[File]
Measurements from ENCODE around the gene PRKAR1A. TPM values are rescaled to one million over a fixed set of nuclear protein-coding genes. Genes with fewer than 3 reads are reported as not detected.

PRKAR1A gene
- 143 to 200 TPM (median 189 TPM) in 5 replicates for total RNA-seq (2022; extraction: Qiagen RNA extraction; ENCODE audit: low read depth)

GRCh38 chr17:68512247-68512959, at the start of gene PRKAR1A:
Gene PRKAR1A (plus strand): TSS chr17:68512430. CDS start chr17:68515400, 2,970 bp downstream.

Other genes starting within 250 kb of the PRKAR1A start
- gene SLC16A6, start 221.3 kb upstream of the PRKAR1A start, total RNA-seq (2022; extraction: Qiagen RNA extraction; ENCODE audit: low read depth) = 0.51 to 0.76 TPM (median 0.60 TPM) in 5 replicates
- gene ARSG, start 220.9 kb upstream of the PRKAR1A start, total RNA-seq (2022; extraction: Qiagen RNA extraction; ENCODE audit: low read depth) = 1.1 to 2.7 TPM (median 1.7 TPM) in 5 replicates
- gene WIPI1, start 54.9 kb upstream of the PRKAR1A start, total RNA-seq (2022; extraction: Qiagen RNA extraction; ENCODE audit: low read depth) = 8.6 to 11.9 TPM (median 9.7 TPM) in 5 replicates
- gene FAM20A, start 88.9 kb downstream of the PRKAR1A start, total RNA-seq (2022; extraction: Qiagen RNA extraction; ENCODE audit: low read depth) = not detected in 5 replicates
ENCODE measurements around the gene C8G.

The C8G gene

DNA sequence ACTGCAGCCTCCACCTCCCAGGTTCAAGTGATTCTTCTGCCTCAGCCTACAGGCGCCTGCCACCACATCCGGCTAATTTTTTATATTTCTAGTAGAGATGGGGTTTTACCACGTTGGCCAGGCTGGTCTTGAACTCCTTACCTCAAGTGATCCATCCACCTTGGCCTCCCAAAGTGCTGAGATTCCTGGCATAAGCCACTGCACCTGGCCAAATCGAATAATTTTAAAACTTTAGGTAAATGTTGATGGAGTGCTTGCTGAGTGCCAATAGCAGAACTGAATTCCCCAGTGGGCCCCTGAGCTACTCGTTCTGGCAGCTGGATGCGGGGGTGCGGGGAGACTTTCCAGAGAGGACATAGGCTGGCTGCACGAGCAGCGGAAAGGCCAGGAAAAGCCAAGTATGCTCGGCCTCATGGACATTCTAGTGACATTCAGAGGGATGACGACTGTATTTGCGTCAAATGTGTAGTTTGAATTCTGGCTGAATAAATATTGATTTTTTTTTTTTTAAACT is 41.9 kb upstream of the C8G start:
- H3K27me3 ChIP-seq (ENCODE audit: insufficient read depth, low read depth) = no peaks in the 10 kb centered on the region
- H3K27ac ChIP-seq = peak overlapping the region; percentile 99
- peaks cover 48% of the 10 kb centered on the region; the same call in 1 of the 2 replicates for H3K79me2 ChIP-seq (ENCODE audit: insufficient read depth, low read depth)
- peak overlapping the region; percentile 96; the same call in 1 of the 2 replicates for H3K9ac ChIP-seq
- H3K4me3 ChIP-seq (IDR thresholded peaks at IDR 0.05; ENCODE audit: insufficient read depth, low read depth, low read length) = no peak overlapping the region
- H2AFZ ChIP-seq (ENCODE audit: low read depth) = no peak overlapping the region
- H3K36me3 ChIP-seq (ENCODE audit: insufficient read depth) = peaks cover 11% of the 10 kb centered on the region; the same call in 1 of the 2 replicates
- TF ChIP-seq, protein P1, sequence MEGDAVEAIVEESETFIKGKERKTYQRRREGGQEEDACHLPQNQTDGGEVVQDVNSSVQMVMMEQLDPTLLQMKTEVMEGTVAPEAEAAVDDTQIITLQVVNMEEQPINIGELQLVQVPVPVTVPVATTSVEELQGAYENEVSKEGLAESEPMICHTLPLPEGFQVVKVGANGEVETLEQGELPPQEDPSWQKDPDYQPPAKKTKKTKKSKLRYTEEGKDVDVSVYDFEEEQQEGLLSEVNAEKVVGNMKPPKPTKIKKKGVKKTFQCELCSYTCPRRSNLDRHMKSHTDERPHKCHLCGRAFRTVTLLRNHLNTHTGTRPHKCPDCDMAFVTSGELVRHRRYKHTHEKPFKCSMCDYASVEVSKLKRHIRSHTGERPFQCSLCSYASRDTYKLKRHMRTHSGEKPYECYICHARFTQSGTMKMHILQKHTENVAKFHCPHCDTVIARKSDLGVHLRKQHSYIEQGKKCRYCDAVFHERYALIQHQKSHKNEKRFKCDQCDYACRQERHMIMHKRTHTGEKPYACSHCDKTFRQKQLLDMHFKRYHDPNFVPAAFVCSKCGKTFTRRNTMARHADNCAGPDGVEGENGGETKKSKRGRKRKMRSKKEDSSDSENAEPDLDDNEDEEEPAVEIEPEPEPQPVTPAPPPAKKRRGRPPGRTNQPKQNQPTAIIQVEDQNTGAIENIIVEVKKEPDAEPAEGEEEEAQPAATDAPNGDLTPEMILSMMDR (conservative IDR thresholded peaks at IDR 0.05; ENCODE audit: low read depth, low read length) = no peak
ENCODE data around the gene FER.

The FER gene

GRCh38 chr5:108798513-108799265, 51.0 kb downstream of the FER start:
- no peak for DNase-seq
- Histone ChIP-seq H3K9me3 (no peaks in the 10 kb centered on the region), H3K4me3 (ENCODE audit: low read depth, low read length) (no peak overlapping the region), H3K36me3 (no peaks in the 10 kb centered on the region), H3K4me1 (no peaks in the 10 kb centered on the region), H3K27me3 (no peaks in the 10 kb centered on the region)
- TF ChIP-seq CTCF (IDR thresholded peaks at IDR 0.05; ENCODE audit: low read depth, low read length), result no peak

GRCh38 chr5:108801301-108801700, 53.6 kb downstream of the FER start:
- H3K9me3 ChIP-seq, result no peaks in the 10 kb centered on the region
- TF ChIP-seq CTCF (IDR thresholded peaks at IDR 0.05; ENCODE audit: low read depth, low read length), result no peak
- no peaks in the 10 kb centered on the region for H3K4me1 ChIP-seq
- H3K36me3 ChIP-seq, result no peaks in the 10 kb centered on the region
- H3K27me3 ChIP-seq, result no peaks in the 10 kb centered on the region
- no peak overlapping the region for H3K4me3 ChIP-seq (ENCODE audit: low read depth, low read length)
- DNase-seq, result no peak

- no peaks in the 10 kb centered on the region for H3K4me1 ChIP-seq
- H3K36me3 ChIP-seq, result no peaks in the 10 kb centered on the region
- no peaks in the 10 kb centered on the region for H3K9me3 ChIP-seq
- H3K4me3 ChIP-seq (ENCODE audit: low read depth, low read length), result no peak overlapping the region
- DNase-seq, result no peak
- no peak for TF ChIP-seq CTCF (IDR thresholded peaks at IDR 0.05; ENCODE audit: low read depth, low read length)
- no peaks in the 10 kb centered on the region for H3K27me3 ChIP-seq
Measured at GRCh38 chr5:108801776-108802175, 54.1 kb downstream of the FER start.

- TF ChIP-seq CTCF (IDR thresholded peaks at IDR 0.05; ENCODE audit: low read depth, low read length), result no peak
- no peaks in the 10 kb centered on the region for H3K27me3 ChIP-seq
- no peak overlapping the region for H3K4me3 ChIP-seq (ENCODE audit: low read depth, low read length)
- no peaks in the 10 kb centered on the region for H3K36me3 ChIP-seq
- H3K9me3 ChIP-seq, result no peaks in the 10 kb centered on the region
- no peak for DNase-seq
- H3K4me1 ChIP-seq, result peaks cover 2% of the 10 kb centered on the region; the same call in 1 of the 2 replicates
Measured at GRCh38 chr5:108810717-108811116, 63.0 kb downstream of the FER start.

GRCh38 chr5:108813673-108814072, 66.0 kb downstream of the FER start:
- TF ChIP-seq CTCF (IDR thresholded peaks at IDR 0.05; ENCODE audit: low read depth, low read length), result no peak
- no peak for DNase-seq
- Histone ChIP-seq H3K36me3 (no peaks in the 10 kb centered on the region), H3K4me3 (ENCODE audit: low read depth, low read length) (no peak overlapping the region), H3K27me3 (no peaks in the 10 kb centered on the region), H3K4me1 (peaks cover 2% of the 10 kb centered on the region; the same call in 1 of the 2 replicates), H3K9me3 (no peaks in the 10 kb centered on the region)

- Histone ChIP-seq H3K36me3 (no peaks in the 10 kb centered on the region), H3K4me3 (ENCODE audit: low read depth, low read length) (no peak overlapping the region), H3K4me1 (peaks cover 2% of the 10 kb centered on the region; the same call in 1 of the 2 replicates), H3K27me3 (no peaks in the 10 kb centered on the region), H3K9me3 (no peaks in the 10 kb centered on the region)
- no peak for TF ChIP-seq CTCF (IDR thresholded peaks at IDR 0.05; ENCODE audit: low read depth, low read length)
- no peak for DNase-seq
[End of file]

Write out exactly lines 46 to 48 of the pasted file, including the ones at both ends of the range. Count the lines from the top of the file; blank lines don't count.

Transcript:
- no peak overlapping the region for H3K4me3 ChIP-seq (ENCODE audit: low read depth, low read length)
- no peaks in the 10 kb centered on the region for H3K36me3 ChIP-seq
- H3K9me3 ChIP-seq, result no peaks in the 10 kb centered on the region